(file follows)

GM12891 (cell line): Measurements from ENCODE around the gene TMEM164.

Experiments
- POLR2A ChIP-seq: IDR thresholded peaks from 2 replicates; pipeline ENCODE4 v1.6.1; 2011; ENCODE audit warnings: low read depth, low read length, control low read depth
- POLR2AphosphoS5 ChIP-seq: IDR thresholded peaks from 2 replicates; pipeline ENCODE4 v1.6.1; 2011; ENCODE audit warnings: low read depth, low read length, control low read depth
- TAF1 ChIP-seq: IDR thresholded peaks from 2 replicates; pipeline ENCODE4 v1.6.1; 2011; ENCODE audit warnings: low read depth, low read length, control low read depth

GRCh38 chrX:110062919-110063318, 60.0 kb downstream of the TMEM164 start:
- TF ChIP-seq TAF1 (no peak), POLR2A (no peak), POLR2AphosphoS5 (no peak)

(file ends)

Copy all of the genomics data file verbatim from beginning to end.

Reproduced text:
GM12891 (cell line): Measurements from ENCODE around the gene TMEM164.

Experiments
- POLR2A ChIP-seq: IDR thresholded peaks from 2 replicates; pipeline ENCODE4 v1.6.1; 2011; ENCODE audit warnings: low read depth, low read length, control low read depth
- POLR2AphosphoS5 ChIP-seq: IDR thresholded peaks from 2 replicates; pipeline ENCODE4 v1.6.1; 2011; ENCODE audit warnings: low read depth, low read length, control low read depth
- TAF1 ChIP-seq: IDR thresholded peaks from 2 replicates; pipeline ENCODE4 v1.6.1; 2011; ENCODE audit warnings: low read depth, low read length, control low read depth

GRCh38 chrX:110062919-110063318, 60.0 kb downstream of the TMEM164 start:
- TF ChIP-seq TAF1 (no peak), POLR2A (no peak), POLR2AphosphoS5 (no peak)